Not only did manager Eric Wedge need to rifle through five relievers following Kevin Millwood's departure with a groin injury after six frames, but the Mariners needed a two-out seventh-inning rally to break through themselves and win, 1-0. In the eighth, the Dodgers pushed runners to second and third with one out before Lucas Luetge and Brandon League shut the door and preserved the no-no.
"When you win a 1-0 ballgame in that fashion, so many different people have to step up, defensively and on the mound," Wedge said, "and that's what you saw."
On Wednesday, in another 1-0 victory, Hernandez left little doubt in anyone's mind that he could complete the task. He even encouraged himself once he realized early on that he had his best stuff on the mound.
"It was in my mind the whole game," said Hernandez, who registered his third shutout in the last six weeks. "I was like, 'Come on, you gotta do it. You gotta do it.'"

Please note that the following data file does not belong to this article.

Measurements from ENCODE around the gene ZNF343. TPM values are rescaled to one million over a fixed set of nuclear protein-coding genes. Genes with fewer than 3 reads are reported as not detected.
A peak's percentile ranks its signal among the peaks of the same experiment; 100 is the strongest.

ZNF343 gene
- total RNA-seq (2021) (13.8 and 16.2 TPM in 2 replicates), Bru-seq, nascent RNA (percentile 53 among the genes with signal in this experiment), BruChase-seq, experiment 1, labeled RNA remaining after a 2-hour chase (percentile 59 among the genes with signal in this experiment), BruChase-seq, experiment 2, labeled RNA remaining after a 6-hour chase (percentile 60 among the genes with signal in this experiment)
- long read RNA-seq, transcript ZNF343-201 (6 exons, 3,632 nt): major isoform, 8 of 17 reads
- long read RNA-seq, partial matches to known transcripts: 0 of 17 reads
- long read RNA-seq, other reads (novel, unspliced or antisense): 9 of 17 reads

Hernandez's perfecto was the fourth no-hitter in franchise history. Randy Johnson tossed the first one on June 2, 1990, against the Tigers at the Kingdome. The "Big Unit" needed 138 pitches and walked six. Johnson pitched a perfect game nearly 14 years later as a member of the Diamondbacks.
Chris Bosio submitted Seattle's second no-no on April 22, 1993, against the Red Sox, also at the Kingdome. Bosio walked a pair and struck out four.
Safeco Field is no stranger to perfect games. On April 21, White Sox righty Philip Humber retired all 27 Mariners he faced. Hernandez took note of Humber's historic outing.
"When Phil Humber threw his perfect game here, I said 'I have to throw one. I have to,'" Hernandez said. "I've been working so hard, and there it is for you guys."
This season, Major League pitchers have recorded six no-hitters, including a single-season record three perfect games.